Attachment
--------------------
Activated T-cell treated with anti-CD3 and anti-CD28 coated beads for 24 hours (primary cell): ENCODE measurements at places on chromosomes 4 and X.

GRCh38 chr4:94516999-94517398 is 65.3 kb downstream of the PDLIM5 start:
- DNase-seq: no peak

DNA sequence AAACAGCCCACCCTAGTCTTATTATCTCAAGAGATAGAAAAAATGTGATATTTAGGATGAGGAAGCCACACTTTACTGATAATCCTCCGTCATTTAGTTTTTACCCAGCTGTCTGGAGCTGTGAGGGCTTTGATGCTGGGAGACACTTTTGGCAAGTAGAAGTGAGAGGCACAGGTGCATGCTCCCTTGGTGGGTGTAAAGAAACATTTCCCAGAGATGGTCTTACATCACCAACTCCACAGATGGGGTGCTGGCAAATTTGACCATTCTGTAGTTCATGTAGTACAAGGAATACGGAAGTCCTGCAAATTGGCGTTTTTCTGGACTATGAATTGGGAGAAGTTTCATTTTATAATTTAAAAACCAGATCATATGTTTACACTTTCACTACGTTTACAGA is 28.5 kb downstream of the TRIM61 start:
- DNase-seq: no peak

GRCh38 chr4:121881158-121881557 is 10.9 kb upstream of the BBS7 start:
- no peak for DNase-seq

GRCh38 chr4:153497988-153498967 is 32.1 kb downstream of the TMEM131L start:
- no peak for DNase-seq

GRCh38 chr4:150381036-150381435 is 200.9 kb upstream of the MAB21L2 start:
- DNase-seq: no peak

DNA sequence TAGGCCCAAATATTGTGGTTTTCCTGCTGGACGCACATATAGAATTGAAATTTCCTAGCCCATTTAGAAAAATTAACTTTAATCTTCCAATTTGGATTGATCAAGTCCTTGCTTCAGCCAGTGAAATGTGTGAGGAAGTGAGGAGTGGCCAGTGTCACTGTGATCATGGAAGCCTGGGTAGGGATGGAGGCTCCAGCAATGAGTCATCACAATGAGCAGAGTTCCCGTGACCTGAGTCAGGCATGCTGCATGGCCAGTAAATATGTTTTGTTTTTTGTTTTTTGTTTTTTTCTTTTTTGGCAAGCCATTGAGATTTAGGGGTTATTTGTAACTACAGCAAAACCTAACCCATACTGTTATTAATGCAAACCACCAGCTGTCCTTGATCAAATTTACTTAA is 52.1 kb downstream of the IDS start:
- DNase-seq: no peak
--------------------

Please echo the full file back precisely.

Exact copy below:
Activated T-cell treated with anti-CD3 and anti-CD28 coated beads for 24 hours (primary cell): ENCODE measurements at places on chromosomes 4 and X.

GRCh38 chr4:94516999-94517398 is 65.3 kb downstream of the PDLIM5 start:
- DNase-seq: no peak

DNA sequence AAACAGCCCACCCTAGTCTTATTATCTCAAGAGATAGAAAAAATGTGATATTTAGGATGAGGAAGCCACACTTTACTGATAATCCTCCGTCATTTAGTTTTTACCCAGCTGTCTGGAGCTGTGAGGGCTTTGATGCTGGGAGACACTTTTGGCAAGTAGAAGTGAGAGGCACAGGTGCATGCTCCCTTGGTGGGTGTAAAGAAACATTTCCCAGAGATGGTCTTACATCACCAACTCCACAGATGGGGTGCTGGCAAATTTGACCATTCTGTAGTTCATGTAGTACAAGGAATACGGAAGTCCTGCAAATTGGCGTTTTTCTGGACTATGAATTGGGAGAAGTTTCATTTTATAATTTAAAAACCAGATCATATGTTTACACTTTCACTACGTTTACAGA is 28.5 kb downstream of the TRIM61 start:
- DNase-seq: no peak

GRCh38 chr4:121881158-121881557 is 10.9 kb upstream of the BBS7 start:
- no peak for DNase-seq

GRCh38 chr4:153497988-153498967 is 32.1 kb downstream of the TMEM131L start:
- no peak for DNase-seq

GRCh38 chr4:150381036-150381435 is 200.9 kb upstream of the MAB21L2 start:
- DNase-seq: no peak

DNA sequence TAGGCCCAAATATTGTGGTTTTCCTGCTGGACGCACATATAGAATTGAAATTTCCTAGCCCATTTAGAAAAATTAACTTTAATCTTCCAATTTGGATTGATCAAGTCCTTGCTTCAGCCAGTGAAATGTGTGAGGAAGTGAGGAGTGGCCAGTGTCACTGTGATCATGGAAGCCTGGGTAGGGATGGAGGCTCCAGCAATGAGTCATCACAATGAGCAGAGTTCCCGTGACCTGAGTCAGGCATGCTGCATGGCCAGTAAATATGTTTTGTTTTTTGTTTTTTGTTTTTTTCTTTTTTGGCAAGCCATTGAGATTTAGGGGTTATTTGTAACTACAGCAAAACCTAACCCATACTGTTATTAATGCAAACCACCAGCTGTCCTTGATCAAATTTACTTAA is 52.1 kb downstream of the IDS start:
- DNase-seq: no peak